Canterbury Archeological Trust

Glossary of Terms

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In scanning and (marginally) editing the reports from the Canterbury Archaeological Trust I have come up against some words that are not explained in the text. I know (or think I know) some of the words, I can use my local dictionaries to find the meaning of others. Some I will leave with a question mark. Please feel free to email me and correct my interpretation.

I am unsure on the precise meaning of this term. The latin for window is fenestra so this has something to do with windows.

The Latin word for `island', also used to mean a block of houses.

Holes in the overhang of a parapet used to drop stones on attackers. The dictionary defines this as the gaps between the corbels, and defines a corbel as a projection from a wall to support a weight.

Pounds, shillings and pence
British currency was done using the duo-decimal system. There were twelve pennies in a shilling and twenty shillings to the pound. This meant that there were 240 pennies in a pound, a hugely sensible number, integrally divisible by 2, 3, 4, 5, 6, 8, 9, 10, 12, 16, 20, 24 etc. Money was written as pounds, shillings and pence: 867 14s 4d, the `d' coming from the latin denarius. If the sum was in shillings and pence, a stroke was often used: 10/- was 10 shillings (or half a pound). The hat of the White Rabbit in Alice in Wonderland was 10/6d.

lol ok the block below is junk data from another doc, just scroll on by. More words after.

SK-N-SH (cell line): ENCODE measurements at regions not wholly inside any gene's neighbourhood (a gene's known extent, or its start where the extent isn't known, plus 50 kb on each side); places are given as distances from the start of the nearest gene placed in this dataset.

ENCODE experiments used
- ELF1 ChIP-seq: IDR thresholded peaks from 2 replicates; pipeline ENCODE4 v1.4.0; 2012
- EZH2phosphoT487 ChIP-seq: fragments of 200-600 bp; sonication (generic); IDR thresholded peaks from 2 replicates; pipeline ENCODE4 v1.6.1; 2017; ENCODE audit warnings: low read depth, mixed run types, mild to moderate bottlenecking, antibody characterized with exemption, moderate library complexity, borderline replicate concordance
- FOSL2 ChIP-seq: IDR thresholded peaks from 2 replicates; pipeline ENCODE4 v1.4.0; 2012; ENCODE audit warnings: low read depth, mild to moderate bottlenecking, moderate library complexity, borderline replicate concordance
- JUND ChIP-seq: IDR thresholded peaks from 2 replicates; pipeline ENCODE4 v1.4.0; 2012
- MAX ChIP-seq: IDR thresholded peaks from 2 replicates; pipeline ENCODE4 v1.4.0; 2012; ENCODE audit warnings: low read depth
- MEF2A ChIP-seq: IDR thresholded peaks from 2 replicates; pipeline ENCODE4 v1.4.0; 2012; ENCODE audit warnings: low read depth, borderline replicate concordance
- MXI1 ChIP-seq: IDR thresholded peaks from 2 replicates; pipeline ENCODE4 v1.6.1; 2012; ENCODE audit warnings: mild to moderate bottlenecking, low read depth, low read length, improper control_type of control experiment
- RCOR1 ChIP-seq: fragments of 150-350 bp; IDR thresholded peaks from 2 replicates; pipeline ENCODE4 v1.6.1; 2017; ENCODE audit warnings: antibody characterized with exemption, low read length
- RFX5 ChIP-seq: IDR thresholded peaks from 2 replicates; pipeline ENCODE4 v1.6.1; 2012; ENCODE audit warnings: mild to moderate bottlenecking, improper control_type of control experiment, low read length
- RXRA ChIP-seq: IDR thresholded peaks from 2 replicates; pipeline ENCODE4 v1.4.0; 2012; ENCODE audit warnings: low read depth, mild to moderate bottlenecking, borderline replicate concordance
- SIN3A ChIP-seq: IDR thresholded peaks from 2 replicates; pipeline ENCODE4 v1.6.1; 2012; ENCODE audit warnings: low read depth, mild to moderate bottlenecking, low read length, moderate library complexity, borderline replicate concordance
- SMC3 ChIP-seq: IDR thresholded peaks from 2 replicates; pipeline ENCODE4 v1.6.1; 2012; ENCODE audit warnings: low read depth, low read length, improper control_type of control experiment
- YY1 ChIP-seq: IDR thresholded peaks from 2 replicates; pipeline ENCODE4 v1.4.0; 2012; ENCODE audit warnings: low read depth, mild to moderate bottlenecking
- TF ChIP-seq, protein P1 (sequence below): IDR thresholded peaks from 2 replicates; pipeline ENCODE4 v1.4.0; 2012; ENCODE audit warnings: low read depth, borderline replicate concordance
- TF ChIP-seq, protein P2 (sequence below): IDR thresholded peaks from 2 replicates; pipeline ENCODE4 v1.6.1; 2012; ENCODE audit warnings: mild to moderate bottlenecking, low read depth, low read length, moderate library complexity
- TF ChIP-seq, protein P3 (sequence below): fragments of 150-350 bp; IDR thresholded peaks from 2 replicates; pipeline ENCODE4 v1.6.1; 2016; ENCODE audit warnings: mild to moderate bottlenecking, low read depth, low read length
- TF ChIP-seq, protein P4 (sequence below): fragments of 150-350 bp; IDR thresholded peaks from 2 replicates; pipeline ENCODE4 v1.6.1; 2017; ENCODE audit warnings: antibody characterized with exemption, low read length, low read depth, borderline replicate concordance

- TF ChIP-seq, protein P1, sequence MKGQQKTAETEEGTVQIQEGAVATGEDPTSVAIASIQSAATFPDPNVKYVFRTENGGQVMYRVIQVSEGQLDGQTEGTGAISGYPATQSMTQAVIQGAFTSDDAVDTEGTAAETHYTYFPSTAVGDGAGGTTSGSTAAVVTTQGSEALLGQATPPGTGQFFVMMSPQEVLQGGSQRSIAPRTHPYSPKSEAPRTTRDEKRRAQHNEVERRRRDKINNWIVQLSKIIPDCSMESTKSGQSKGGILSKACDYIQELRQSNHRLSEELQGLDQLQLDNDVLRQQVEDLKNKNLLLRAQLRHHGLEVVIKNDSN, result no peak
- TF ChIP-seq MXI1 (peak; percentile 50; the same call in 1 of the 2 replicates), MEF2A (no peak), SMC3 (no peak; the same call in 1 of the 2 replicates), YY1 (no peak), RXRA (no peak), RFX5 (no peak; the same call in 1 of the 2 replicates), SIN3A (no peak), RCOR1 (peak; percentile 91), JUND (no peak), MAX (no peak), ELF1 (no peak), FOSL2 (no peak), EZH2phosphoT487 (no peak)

M. S. C
The Manpower Services Commission was an organisation set up by the Government in an attempt to reduce the unemployment statistics. The Commission funded training to allow the unemployed to gain new skills.

These are the small tiles that the Romans used to create mosaic floors (the plural is tesserae).

Well, the latin word for perfume was unguentum, so I guess `small pottery ungentaria' are perfume containers.

Peter Collinson Last change: 18th November 2018